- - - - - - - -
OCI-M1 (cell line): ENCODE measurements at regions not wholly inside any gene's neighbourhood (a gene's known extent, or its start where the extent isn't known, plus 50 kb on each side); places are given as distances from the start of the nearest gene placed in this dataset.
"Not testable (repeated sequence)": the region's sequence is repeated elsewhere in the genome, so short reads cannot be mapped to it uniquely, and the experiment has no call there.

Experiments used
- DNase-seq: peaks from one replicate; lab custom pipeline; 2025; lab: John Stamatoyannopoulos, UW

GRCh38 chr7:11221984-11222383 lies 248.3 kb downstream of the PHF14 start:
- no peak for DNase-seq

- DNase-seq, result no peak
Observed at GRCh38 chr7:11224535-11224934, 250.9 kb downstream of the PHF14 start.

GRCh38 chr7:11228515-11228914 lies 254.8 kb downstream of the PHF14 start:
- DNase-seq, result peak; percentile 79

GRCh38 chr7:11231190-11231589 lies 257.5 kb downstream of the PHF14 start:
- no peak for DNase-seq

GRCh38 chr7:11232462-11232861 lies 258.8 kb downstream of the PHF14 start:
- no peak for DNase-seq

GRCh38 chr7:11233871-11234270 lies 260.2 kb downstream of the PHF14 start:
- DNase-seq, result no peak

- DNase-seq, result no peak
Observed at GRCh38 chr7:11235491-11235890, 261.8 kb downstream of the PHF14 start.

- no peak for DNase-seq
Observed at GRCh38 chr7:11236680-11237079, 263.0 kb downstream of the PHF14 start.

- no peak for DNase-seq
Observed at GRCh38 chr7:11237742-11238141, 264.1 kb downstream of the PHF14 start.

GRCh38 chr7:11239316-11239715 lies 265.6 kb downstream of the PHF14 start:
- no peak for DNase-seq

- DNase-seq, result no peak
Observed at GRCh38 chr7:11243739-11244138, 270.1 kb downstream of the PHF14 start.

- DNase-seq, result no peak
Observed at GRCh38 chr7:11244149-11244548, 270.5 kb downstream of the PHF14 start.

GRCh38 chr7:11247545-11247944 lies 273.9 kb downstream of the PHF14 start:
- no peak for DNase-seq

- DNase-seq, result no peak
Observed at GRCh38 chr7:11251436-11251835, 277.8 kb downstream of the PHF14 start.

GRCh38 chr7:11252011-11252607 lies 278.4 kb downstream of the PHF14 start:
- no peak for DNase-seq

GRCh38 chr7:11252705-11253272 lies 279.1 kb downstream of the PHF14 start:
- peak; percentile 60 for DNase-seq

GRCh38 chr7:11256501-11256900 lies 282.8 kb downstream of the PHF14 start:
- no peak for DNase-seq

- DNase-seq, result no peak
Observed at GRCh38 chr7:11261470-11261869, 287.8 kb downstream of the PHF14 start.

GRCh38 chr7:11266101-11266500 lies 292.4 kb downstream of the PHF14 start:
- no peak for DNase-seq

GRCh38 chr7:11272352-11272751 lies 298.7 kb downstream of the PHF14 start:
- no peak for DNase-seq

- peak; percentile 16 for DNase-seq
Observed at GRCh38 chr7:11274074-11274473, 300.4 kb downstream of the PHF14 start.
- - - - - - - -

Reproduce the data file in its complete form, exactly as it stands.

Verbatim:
OCI-M1 (cell line): ENCODE measurements at regions not wholly inside any gene's neighbourhood (a gene's known extent, or its start where the extent isn't known, plus 50 kb on each side); places are given as distances from the start of the nearest gene placed in this dataset.
"Not testable (repeated sequence)": the region's sequence is repeated elsewhere in the genome, so short reads cannot be mapped to it uniquely, and the experiment has no call there.

Experiments used
- DNase-seq: peaks from one replicate; lab custom pipeline; 2025; lab: John Stamatoyannopoulos, UW

GRCh38 chr7:11221984-11222383 lies 248.3 kb downstream of the PHF14 start:
- no peak for DNase-seq

- DNase-seq, result no peak
Observed at GRCh38 chr7:11224535-11224934, 250.9 kb downstream of the PHF14 start.

GRCh38 chr7:11228515-11228914 lies 254.8 kb downstream of the PHF14 start:
- DNase-seq, result peak; percentile 79

GRCh38 chr7:11231190-11231589 lies 257.5 kb downstream of the PHF14 start:
- no peak for DNase-seq

GRCh38 chr7:11232462-11232861 lies 258.8 kb downstream of the PHF14 start:
- no peak for DNase-seq

GRCh38 chr7:11233871-11234270 lies 260.2 kb downstream of the PHF14 start:
- DNase-seq, result no peak

- DNase-seq, result no peak
Observed at GRCh38 chr7:11235491-11235890, 261.8 kb downstream of the PHF14 start.

- no peak for DNase-seq
Observed at GRCh38 chr7:11236680-11237079, 263.0 kb downstream of the PHF14 start.

- no peak for DNase-seq
Observed at GRCh38 chr7:11237742-11238141, 264.1 kb downstream of the PHF14 start.

GRCh38 chr7:11239316-11239715 lies 265.6 kb downstream of the PHF14 start:
- no peak for DNase-seq

- DNase-seq, result no peak
Observed at GRCh38 chr7:11243739-11244138, 270.1 kb downstream of the PHF14 start.

- DNase-seq, result no peak
Observed at GRCh38 chr7:11244149-11244548, 270.5 kb downstream of the PHF14 start.

GRCh38 chr7:11247545-11247944 lies 273.9 kb downstream of the PHF14 start:
- no peak for DNase-seq

- DNase-seq, result no peak
Observed at GRCh38 chr7:11251436-11251835, 277.8 kb downstream of the PHF14 start.

GRCh38 chr7:11252011-11252607 lies 278.4 kb downstream of the PHF14 start:
- no peak for DNase-seq

GRCh38 chr7:11252705-11253272 lies 279.1 kb downstream of the PHF14 start:
- peak; percentile 60 for DNase-seq

GRCh38 chr7:11256501-11256900 lies 282.8 kb downstream of the PHF14 start:
- no peak for DNase-seq

- DNase-seq, result no peak
Observed at GRCh38 chr7:11261470-11261869, 287.8 kb downstream of the PHF14 start.

GRCh38 chr7:11266101-11266500 lies 292.4 kb downstream of the PHF14 start:
- no peak for DNase-seq

GRCh38 chr7:11272352-11272751 lies 298.7 kb downstream of the PHF14 start:
- no peak for DNase-seq

- peak; percentile 16 for DNase-seq
Observed at GRCh38 chr7:11274074-11274473, 300.4 kb downstream of the PHF14 start.